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Flashcards in Chapter 10 Deck (26)
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preparing to write a business plan

1) identify who is responsible for what
2) develop a timeline based on tasks identified
3) hold the team to the timeline and work diligently to get the plan done


concerns when considering a business plan and entrepreneur for a loan

1) the amount of money the entrepreneur needs
2) the kind of positive impact the loan will have on the business
3) the kinds of assets the business has for collateral
4) how the business will repay the loan
5) how the lender will be protected if the business doesn't meet its projections
6) the entrepreneur's stake in the business


proof of concept period (don't have to memorize)

customer sales
purchase order
final product
letter of intent for beta test
working prototype


micro strategies

increase in uncertainty, fewer available resources, and a need for more innovation; calls for startups that can move and adapt quickly as they implement smaller strategies to accomplish near-term outcomes on the path to bigger, longer-term goals


entrepreneur's micro strategy for proof of concept

outcomes: what do we want to achieve? why do we want to achieve this outcome? what is the value?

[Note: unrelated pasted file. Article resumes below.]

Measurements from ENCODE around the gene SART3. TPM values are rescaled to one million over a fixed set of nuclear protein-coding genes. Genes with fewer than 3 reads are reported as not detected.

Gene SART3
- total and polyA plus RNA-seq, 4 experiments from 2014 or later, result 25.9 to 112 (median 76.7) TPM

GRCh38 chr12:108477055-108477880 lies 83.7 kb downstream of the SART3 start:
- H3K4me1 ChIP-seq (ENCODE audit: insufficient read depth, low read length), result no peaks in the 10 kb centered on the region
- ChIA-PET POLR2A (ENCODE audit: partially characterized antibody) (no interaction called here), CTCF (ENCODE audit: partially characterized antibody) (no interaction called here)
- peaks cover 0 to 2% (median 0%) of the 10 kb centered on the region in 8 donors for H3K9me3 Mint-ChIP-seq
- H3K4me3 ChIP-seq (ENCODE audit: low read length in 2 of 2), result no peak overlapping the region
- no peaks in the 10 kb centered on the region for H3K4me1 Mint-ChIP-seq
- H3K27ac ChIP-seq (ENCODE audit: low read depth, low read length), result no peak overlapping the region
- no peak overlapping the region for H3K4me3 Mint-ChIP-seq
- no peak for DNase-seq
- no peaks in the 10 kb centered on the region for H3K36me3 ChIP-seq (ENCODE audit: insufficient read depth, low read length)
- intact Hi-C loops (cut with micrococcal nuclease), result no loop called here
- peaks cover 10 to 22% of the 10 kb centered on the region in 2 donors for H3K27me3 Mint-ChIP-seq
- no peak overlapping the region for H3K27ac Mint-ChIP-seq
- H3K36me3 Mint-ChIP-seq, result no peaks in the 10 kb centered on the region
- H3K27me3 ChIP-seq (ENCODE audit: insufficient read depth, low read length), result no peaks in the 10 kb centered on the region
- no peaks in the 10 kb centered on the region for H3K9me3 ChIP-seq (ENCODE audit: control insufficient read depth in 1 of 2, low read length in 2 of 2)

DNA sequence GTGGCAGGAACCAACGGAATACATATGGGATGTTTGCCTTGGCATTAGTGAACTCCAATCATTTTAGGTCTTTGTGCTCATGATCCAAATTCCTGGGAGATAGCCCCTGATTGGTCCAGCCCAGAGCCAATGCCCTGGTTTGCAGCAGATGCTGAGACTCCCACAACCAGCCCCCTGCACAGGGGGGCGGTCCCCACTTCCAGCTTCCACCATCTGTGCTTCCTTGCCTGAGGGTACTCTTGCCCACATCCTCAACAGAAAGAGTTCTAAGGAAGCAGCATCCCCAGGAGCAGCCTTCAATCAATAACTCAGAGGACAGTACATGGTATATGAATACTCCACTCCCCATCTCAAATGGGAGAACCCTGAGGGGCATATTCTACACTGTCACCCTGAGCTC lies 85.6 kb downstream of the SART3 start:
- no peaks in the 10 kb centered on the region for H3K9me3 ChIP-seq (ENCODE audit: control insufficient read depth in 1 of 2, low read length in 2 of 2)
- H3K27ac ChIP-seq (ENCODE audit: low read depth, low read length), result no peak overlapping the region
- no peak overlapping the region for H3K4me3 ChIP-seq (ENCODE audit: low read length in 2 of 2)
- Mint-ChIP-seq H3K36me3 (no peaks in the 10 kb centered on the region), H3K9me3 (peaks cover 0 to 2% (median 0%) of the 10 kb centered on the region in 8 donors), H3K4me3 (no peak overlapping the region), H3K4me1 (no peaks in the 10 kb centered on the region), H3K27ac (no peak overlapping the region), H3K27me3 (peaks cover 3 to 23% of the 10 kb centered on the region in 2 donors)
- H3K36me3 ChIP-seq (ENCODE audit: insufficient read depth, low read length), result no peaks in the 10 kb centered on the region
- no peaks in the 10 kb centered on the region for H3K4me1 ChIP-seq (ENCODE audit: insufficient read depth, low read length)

assets: what do we have that will help us achieve the outcomes we seek? do we have all the assets we need to achieve our outcomes?
actions: what specific tasks do we need to do to accomplish the outcomes? will our actions accomplish the outcomes we seek?


Types of market evaluation

Total available market (TAM)
serviceable available market (SAM)
serviceable obtainable market (SOM)


Technology readiness levels (don't need to memorize)

1) new concept proposed
2) academic research to validate concept
3) lab proof of concept research
4) proof of concept validation in relevant environment
5) breadboard demonstration-- primitive prototype
6) prototype demonstration
7) demonstration of pre-production hardware in operational environment
8) extended operation-- system completed
9) commercialization


business part of business plan

provides the key information a reader would want to know about the business so that the rest of the business plan makes sense; start with elevator pitch


industry/market analysis

the environmental context for your business; determines whether the business can be profitable


product/service development plan

provides a detailed description of your product or service and the timeline for completion of the prototype and final product or service


founding or management team

present the qualifications of the team, how they will cover the critical tasks, and what gaps, if any, there are in the team


organization plan

discusses the legal form of organization that the venture will take; deals with the entrepreneur's philosophy of management and company culture; includes an organization chart showing key management, talks about personnel required for specific duties and employee incentives, and discusses the use of strategic partners


operations plan